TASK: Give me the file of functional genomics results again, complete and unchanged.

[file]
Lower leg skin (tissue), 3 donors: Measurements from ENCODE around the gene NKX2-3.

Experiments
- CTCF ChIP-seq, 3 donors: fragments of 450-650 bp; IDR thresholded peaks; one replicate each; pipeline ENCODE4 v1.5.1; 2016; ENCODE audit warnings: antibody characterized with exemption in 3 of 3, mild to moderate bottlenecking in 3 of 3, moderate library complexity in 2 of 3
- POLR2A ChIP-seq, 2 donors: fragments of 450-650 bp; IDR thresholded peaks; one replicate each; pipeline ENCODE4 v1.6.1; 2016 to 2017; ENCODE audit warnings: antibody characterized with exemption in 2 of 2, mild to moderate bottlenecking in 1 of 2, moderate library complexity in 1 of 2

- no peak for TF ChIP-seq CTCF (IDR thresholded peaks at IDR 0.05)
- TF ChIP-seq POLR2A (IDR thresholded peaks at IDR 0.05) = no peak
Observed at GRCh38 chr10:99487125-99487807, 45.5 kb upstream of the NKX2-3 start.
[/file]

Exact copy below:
Lower leg skin (tissue), 3 donors: Measurements from ENCODE around the gene NKX2-3.

Experiments
- CTCF ChIP-seq, 3 donors: fragments of 450-650 bp; IDR thresholded peaks; one replicate each; pipeline ENCODE4 v1.5.1; 2016; ENCODE audit warnings: antibody characterized with exemption in 3 of 3, mild to moderate bottlenecking in 3 of 3, moderate library complexity in 2 of 3
- POLR2A ChIP-seq, 2 donors: fragments of 450-650 bp; IDR thresholded peaks; one replicate each; pipeline ENCODE4 v1.6.1; 2016 to 2017; ENCODE audit warnings: antibody characterized with exemption in 2 of 2, mild to moderate bottlenecking in 1 of 2, moderate library complexity in 1 of 2

- no peak for TF ChIP-seq CTCF (IDR thresholded peaks at IDR 0.05)
- TF ChIP-seq POLR2A (IDR thresholded peaks at IDR 0.05) = no peak
Observed at GRCh38 chr10:99487125-99487807, 45.5 kb upstream of the NKX2-3 start.